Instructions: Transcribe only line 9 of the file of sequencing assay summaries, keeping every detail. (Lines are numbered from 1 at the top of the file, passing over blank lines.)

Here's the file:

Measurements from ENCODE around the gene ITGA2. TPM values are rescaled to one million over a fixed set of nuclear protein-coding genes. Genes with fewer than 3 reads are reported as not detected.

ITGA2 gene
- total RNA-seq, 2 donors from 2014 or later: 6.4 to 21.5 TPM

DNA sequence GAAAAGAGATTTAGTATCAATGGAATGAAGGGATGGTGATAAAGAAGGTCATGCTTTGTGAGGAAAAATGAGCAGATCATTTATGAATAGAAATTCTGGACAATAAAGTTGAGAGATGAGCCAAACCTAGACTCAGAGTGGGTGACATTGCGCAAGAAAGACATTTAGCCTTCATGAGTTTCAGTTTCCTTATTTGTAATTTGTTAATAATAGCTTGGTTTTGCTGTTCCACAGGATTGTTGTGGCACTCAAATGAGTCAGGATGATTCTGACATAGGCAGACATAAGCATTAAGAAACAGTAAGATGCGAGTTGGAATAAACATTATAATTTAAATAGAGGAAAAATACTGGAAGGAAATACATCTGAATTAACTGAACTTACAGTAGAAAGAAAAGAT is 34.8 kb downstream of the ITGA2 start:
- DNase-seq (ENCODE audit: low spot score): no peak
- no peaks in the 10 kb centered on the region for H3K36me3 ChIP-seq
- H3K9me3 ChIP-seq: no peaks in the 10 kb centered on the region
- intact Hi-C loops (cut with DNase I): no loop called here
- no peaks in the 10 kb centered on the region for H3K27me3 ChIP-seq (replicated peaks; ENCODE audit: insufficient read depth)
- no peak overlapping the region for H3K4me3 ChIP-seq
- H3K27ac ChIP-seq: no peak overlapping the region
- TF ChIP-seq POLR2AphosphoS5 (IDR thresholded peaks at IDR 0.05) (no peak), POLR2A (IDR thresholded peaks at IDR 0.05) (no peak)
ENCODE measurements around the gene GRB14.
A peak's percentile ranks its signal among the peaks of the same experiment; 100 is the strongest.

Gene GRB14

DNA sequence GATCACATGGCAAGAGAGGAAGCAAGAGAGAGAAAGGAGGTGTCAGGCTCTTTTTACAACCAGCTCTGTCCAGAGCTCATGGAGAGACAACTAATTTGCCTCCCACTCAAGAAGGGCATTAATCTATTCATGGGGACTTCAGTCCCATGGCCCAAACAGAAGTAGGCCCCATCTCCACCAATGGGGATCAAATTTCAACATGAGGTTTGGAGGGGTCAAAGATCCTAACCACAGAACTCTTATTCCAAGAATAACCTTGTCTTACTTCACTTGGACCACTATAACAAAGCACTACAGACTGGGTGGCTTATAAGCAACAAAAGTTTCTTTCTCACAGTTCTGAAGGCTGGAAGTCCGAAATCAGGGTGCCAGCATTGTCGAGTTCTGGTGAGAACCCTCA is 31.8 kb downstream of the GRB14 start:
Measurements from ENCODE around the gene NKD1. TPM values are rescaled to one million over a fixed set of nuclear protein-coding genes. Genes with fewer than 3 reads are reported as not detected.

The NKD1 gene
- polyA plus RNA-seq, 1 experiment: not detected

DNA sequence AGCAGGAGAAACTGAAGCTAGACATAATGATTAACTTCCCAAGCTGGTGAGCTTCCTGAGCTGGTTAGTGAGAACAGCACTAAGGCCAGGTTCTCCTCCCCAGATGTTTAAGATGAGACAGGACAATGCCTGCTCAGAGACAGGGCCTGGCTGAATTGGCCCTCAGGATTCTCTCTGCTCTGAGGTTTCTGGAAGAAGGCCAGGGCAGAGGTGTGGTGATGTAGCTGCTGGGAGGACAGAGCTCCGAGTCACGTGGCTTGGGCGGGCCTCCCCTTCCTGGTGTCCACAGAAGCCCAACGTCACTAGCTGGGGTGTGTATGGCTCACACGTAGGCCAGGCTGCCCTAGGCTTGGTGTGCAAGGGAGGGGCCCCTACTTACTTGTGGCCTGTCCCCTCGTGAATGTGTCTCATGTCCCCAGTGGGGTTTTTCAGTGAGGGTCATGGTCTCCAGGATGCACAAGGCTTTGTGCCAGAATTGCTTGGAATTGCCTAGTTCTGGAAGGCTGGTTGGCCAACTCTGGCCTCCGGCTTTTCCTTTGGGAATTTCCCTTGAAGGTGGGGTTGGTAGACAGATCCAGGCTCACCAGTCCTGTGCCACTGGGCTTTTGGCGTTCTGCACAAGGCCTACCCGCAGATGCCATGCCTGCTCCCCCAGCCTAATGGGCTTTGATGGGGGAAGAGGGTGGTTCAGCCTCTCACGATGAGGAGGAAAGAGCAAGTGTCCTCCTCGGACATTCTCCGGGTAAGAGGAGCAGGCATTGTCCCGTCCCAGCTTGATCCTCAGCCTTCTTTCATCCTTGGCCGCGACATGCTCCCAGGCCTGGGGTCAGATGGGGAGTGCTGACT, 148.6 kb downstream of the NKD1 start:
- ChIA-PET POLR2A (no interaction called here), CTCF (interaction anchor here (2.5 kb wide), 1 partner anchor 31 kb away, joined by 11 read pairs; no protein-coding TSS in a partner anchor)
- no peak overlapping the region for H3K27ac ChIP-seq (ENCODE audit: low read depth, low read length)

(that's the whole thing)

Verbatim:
- no peaks in the 10 kb centered on the region for H3K27me3 ChIP-seq (replicated peaks; ENCODE audit: insufficient read depth)